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{%{$self->param}}

It does hash expand, and then create another hash reference.

But isn't {%{$self->param}} the same as $self->param? Why does the code bother doing the trick?

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1  
Does the code work both ways in your app? If not, then they are not the same. Sadly, the converse isn't always true –  EnabrenTane Aug 29 '11 at 7:05

3 Answers 3

up vote 15 down vote accepted

It copies the hash. Consider the following snippet:

use Data::Dumper;

my $foo = { a => 1, ar => [1] };
my $bar = {%$foo};

$bar->{b} = 2;
push @{$bar->{ar}}, 4;

print Dumper $foo;
print Dumper $bar;

It prints

$VAR1 = {
          'a' => 1,
          'ar' => [
                    1,
                    4
                  ]
        };
$VAR1 = {
          'a' => 1,
          'b' => 2,
          'ar' => [
                    1,
                    4
                  ]
        };

So you can see that the copy is shallow: Scalars are copied over, even if they are references. The referenced objects are the same (in this example the array referenced by ar).

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1  
It does a shallow copy; if some of the values are themselves references, the data referenced by those will stay shared between the two hashes. –  ysth Aug 29 '11 at 7:18
2  
Don't forget to mention that this makes a shallow (not deep) copy - e.g. the values of the hash that are references themselves will keep to the original locations in your new copy, and not be copied as well as the original hash –  DVK Aug 29 '11 at 7:22
    
@ysth: Yes, good point. I added this. –  musiKk Aug 29 '11 at 7:23

Although both {%{$self->param}} and $self->param are references to a hash, they do not refer to a hash stored in the same location.

The first expression dereferences $self->param to a hash, and returns a reference to an anonymous hash. Within the outer braces, %{$self->param} is actually expanded and copied temporarily, and then a reference to this temporary copy is returned, not to the old hash.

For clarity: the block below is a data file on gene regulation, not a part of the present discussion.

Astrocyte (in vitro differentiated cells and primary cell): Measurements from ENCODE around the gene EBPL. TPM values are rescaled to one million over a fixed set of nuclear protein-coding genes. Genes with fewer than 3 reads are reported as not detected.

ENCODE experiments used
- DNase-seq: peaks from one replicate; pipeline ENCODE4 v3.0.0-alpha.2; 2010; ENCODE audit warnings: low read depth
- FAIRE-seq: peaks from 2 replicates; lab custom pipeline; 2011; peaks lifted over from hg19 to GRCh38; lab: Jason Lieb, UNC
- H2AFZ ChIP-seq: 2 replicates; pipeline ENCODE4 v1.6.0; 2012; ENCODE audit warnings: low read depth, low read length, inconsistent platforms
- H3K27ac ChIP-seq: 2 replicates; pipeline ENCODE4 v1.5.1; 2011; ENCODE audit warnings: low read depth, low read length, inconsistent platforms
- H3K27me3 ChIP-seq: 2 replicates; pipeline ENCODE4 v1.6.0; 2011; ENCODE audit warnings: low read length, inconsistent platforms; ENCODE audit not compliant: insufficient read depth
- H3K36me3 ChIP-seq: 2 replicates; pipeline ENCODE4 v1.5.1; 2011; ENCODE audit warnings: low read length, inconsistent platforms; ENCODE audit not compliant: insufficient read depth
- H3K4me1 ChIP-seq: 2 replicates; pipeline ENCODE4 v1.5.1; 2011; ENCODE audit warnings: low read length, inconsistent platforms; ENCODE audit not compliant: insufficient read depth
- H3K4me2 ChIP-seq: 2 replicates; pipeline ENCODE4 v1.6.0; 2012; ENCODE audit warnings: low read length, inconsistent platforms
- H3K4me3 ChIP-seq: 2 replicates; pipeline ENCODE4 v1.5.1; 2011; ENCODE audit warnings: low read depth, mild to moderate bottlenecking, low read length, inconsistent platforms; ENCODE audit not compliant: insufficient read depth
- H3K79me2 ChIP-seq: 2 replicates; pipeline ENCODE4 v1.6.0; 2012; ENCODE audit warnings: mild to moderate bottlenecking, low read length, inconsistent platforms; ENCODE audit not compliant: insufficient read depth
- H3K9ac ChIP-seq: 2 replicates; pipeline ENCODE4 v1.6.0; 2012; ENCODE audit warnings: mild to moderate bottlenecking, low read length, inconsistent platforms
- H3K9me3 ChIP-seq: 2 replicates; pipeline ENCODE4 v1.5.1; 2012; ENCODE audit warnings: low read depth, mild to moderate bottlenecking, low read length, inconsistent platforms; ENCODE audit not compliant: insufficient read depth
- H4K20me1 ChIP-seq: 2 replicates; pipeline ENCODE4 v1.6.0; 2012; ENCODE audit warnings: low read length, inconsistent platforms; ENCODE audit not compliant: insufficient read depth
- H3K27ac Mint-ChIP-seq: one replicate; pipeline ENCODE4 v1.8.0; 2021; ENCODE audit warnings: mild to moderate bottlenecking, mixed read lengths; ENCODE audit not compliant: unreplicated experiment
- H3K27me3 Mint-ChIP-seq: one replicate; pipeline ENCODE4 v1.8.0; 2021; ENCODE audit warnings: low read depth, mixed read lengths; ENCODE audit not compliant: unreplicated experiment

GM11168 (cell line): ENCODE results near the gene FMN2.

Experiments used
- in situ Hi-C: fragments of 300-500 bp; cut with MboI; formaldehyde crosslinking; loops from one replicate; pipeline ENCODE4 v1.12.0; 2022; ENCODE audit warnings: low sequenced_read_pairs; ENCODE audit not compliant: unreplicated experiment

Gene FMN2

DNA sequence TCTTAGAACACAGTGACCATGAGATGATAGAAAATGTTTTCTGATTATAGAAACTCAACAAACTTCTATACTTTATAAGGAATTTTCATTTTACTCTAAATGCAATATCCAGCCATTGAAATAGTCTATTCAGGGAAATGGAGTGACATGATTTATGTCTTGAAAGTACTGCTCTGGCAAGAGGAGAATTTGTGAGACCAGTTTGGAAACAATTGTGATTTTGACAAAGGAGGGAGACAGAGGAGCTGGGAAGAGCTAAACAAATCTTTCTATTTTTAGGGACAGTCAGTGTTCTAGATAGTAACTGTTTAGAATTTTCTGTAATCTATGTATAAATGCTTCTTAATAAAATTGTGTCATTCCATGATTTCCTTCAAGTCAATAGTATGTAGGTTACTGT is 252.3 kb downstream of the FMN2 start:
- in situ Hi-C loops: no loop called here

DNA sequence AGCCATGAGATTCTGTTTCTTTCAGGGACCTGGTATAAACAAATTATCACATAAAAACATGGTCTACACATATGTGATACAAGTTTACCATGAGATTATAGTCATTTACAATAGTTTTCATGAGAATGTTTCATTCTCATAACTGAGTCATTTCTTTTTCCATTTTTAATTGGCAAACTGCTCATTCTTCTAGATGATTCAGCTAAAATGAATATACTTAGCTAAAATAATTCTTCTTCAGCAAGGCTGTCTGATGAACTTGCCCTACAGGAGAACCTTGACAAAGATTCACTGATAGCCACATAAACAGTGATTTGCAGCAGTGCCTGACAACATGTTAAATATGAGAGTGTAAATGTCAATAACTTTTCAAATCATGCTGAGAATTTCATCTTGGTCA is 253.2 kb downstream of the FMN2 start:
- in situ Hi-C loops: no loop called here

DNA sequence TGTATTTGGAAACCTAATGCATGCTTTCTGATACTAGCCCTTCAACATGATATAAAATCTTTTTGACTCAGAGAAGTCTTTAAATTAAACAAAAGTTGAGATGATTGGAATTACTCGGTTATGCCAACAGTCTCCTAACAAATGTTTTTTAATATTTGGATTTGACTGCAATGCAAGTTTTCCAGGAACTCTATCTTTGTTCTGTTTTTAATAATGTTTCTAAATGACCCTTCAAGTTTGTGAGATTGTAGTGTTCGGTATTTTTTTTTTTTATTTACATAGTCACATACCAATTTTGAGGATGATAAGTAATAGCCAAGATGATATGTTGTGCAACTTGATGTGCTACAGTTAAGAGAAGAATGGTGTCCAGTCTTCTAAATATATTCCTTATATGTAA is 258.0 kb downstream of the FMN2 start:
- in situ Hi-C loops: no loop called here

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This code actually creates a copy hash (shallow copy of keys and values, but not deep copy), reference to which is returned and returns reference to it.

If some sub returns reference to a hash and you change something in it, you actually are changing values in original hash. To avoid this we sometimes need to copy whole hash (or array) before making any changes.

Here's example:

sub get_hashref {
    my $hashref = shift;
    return $hashref;
}

my %hash = (foo => 'bar');

my $ref = get_hashref(\%hash);
$ref->{foo} = 'baz'; # Changes 'foo' value in %hash
print "Original 'foo' now is: $hash{foo}\n"; # 'baz'
print "Ref's 'foo' now is: $ref->{foo}\n";   # 'baz'

# But!

$ref = {%{ get_hashref(\%hash) }};
$ref->{foo} = 42; # No changes in %hash
print "Original 'foo' now is: $hash{foo}\n"; # 'baz'
print "Ref's 'foo' now is: $ref->{foo}\n";   # '42'

To be understood better, {%{ $self->param }} may be expanded to:

my $ref = $self->param; # Ref to original hash
my %copy = %{$ref}; # Copies keys and values to new hash
my $ref_to_copy = {%copy}; # get ref to it

You also may omit last step if you need hash but not reference to it.

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Don't forget to mention that this makes a shallow (not deep) copy - e.g. the values of the hash that are references themselves will keep to the original locations in your new copy, and not be copied as well as the original hash –  DVK Aug 29 '11 at 7:22
    
Thanks. I was wondering how to say it in a right way. –  yko Aug 29 '11 at 7:30

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